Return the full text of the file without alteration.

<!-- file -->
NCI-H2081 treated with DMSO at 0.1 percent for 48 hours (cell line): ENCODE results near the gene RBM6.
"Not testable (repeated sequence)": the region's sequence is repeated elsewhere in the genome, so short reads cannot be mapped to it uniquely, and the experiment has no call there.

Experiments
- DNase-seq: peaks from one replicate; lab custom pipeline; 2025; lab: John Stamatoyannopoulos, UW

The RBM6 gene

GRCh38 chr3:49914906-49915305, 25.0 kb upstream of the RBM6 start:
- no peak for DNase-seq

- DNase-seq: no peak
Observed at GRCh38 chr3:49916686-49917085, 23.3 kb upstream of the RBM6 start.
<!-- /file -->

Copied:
NCI-H2081 treated with DMSO at 0.1 percent for 48 hours (cell line): ENCODE results near the gene RBM6.
"Not testable (repeated sequence)": the region's sequence is repeated elsewhere in the genome, so short reads cannot be mapped to it uniquely, and the experiment has no call there.

Experiments
- DNase-seq: peaks from one replicate; lab custom pipeline; 2025; lab: John Stamatoyannopoulos, UW

The RBM6 gene

GRCh38 chr3:49914906-49915305, 25.0 kb upstream of the RBM6 start:
- no peak for DNase-seq

- DNase-seq: no peak
Observed at GRCh38 chr3:49916686-49917085, 23.3 kb upstream of the RBM6 start.